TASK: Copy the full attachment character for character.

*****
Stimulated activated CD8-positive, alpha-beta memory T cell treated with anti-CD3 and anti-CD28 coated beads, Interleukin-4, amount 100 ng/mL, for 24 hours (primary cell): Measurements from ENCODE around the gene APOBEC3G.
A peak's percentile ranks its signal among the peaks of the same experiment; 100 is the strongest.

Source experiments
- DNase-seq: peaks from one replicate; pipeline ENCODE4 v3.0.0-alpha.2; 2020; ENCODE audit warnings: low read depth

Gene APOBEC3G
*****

Stimulated activated CD8-positive, alpha-beta memory T cell treated with anti-CD3 and anti-CD28 coated beads, Interleukin-4, amount 100 ng/mL, for 24 hours (primary cell): Measurements from ENCODE around the gene APOBEC3G.
A peak's percentile ranks its signal among the peaks of the same experiment; 100 is the strongest.

Source experiments
- DNase-seq: peaks from one replicate; pipeline ENCODE4 v3.0.0-alpha.2; 2020; ENCODE audit warnings: low read depth

Gene APOBEC3G